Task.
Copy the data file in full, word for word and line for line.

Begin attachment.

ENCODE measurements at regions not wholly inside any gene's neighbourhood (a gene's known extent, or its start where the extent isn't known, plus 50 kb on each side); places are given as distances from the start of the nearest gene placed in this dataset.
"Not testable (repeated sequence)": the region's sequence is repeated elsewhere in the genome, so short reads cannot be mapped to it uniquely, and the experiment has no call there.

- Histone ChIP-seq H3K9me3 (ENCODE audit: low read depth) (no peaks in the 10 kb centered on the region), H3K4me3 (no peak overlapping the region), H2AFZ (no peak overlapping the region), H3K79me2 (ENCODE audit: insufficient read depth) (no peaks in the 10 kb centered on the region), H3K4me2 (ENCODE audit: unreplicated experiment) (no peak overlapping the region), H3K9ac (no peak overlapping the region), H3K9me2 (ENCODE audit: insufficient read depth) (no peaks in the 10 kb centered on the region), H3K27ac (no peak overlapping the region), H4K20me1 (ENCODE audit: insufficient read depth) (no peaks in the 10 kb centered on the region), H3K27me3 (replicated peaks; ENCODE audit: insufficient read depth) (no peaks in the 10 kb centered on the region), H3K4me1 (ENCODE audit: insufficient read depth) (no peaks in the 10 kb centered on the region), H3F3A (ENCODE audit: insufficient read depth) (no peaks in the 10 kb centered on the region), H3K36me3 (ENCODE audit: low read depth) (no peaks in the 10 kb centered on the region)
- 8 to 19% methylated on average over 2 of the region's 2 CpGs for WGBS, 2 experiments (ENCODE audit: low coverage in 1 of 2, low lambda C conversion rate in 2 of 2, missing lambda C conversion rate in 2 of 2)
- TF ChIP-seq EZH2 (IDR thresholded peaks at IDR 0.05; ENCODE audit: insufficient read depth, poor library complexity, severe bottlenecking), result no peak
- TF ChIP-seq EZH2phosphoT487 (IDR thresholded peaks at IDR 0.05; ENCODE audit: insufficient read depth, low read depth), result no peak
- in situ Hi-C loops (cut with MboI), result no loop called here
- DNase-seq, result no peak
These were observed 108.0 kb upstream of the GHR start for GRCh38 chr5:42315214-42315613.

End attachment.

ENCODE measurements at regions not wholly inside any gene's neighbourhood (a gene's known extent, or its start where the extent isn't known, plus 50 kb on each side); places are given as distances from the start of the nearest gene placed in this dataset.
"Not testable (repeated sequence)": the region's sequence is repeated elsewhere in the genome, so short reads cannot be mapped to it uniquely, and the experiment has no call there.

- Histone ChIP-seq H3K9me3 (ENCODE audit: low read depth) (no peaks in the 10 kb centered on the region), H3K4me3 (no peak overlapping the region), H2AFZ (no peak overlapping the region), H3K79me2 (ENCODE audit: insufficient read depth) (no peaks in the 10 kb centered on the region), H3K4me2 (ENCODE audit: unreplicated experiment) (no peak overlapping the region), H3K9ac (no peak overlapping the region), H3K9me2 (ENCODE audit: insufficient read depth) (no peaks in the 10 kb centered on the region), H3K27ac (no peak overlapping the region), H4K20me1 (ENCODE audit: insufficient read depth) (no peaks in the 10 kb centered on the region), H3K27me3 (replicated peaks; ENCODE audit: insufficient read depth) (no peaks in the 10 kb centered on the region), H3K4me1 (ENCODE audit: insufficient read depth) (no peaks in the 10 kb centered on the region), H3F3A (ENCODE audit: insufficient read depth) (no peaks in the 10 kb centered on the region), H3K36me3 (ENCODE audit: low read depth) (no peaks in the 10 kb centered on the region)
- 8 to 19% methylated on average over 2 of the region's 2 CpGs for WGBS, 2 experiments (ENCODE audit: low coverage in 1 of 2, low lambda C conversion rate in 2 of 2, missing lambda C conversion rate in 2 of 2)
- TF ChIP-seq EZH2 (IDR thresholded peaks at IDR 0.05; ENCODE audit: insufficient read depth, poor library complexity, severe bottlenecking), result no peak
- TF ChIP-seq EZH2phosphoT487 (IDR thresholded peaks at IDR 0.05; ENCODE audit: insufficient read depth, low read depth), result no peak
- in situ Hi-C loops (cut with MboI), result no loop called here
- DNase-seq, result no peak
These were observed 108.0 kb upstream of the GHR start for GRCh38 chr5:42315214-42315613.